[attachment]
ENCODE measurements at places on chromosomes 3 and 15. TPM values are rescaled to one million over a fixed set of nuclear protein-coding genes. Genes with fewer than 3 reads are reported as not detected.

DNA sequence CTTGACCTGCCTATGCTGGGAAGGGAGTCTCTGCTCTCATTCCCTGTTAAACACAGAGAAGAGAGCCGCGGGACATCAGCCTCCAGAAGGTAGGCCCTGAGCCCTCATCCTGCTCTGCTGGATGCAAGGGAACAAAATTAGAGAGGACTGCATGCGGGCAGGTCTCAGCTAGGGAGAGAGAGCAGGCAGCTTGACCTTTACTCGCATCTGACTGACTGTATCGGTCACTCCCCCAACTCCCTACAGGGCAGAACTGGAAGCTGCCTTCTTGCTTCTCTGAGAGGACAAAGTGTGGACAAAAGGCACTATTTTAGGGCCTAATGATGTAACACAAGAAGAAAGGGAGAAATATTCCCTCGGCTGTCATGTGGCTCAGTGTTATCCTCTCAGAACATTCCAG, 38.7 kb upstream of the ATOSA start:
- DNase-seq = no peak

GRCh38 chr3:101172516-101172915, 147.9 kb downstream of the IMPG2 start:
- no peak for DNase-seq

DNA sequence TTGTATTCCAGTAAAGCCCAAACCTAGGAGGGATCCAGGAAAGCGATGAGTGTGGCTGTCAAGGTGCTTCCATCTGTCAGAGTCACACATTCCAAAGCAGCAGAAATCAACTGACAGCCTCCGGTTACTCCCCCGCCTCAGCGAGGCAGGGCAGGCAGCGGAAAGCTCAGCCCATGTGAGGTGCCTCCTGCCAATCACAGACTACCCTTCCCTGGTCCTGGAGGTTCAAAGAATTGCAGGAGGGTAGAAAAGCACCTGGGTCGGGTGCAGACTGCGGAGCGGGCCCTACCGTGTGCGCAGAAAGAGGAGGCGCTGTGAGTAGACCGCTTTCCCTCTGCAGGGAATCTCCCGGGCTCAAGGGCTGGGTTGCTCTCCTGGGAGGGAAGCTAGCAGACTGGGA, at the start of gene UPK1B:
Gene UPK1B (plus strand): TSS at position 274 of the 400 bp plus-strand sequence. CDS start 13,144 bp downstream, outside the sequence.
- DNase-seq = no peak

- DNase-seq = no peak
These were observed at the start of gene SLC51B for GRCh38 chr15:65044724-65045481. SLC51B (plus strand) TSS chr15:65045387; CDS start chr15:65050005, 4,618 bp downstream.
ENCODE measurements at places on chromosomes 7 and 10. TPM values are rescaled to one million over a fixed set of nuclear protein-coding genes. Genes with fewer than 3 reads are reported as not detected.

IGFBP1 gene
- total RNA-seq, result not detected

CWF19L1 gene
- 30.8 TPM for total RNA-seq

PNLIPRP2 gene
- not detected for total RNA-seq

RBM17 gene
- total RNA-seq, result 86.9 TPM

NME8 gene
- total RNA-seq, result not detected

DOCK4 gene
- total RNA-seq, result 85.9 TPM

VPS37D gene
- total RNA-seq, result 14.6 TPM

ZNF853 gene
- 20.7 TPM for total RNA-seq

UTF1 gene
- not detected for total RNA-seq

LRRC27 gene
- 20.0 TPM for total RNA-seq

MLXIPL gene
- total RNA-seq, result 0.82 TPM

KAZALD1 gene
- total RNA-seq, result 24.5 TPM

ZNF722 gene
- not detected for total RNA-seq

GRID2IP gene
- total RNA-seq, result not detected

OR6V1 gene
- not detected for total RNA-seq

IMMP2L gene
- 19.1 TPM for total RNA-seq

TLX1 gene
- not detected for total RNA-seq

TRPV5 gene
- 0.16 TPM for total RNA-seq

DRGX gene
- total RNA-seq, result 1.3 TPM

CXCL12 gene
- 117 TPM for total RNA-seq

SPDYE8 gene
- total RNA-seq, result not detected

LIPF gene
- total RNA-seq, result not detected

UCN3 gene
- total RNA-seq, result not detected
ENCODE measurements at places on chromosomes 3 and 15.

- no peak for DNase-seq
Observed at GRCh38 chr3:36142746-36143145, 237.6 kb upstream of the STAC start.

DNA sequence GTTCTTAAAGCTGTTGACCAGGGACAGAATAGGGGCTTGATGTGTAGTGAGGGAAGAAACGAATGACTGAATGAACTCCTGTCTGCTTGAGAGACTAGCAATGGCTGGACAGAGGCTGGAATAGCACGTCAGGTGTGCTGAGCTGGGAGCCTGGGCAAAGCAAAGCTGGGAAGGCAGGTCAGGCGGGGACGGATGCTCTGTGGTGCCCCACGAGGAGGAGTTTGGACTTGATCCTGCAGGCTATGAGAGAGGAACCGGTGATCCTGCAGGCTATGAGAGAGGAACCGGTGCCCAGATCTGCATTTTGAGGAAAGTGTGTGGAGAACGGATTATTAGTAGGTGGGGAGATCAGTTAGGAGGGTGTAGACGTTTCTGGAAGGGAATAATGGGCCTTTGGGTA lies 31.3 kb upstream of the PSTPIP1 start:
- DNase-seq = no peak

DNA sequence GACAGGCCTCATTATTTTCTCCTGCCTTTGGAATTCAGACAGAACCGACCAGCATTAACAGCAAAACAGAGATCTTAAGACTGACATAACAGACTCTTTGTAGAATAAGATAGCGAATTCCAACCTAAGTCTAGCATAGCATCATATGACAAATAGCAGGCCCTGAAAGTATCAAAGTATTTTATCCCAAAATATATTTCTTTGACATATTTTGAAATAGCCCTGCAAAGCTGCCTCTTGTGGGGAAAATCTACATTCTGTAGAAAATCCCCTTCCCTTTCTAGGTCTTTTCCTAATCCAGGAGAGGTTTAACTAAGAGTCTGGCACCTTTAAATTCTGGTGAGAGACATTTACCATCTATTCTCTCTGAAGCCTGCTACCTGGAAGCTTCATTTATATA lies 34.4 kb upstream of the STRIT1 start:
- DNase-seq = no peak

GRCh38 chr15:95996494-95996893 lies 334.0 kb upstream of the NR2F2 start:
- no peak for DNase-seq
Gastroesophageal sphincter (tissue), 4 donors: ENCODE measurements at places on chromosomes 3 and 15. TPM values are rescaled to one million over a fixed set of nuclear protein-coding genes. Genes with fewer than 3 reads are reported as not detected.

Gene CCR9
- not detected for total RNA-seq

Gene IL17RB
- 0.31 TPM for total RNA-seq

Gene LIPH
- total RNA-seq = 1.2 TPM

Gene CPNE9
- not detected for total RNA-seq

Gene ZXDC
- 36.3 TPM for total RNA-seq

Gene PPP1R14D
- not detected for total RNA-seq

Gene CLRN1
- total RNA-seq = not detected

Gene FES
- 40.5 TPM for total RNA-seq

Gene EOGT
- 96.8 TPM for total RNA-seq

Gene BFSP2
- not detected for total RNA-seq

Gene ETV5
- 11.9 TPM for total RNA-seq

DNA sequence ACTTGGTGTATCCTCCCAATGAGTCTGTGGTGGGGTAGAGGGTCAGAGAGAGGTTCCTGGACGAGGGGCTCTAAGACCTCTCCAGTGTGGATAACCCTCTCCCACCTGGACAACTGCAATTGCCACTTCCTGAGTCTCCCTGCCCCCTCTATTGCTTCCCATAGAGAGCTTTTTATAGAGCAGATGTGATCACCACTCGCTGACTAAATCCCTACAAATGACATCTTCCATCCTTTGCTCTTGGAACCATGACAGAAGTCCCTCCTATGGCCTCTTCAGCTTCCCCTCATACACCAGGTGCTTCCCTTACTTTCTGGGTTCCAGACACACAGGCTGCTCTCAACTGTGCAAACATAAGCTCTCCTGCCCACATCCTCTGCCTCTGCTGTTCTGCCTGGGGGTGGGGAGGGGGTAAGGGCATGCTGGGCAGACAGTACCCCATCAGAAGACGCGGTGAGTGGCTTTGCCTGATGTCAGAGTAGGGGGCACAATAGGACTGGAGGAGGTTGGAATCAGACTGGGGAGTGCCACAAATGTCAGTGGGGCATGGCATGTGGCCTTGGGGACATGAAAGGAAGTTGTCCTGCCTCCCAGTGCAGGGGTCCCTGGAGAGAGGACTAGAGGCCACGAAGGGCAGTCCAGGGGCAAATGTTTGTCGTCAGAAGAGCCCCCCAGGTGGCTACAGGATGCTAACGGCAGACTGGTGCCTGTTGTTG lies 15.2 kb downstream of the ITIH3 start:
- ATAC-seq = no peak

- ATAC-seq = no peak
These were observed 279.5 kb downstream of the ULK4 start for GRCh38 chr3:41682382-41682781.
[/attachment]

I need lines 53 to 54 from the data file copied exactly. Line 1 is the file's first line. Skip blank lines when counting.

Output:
- total RNA-seq, result not detected

LIPF gene